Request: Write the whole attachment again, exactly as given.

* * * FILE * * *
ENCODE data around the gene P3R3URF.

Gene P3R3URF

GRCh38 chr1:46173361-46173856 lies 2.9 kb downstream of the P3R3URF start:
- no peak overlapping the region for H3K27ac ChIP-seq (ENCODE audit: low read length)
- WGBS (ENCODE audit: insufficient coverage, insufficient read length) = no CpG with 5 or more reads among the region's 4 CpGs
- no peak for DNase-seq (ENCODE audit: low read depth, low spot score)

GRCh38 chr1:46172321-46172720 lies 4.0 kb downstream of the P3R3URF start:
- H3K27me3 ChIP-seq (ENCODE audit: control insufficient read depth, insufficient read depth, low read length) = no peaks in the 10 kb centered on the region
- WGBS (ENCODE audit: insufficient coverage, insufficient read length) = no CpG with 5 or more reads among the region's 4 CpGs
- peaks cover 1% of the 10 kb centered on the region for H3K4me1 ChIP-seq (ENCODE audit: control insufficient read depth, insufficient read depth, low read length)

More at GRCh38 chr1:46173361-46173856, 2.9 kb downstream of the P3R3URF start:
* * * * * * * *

ENCODE data around the gene P3R3URF.

Gene P3R3URF

GRCh38 chr1:46173361-46173856 lies 2.9 kb downstream of the P3R3URF start:
- no peak overlapping the region for H3K27ac ChIP-seq (ENCODE audit: low read length)
- WGBS (ENCODE audit: insufficient coverage, insufficient read length) = no CpG with 5 or more reads among the region's 4 CpGs
- no peak for DNase-seq (ENCODE audit: low read depth, low spot score)

GRCh38 chr1:46172321-46172720 lies 4.0 kb downstream of the P3R3URF start:
- H3K27me3 ChIP-seq (ENCODE audit: control insufficient read depth, insufficient read depth, low read length) = no peaks in the 10 kb centered on the region
- WGBS (ENCODE audit: insufficient coverage, insufficient read length) = no CpG with 5 or more reads among the region's 4 CpGs
- peaks cover 1% of the 10 kb centered on the region for H3K4me1 ChIP-seq (ENCODE audit: control insufficient read depth, insufficient read depth, low read length)

More at GRCh38 chr1:46173361-46173856, 2.9 kb downstream of the P3R3URF start: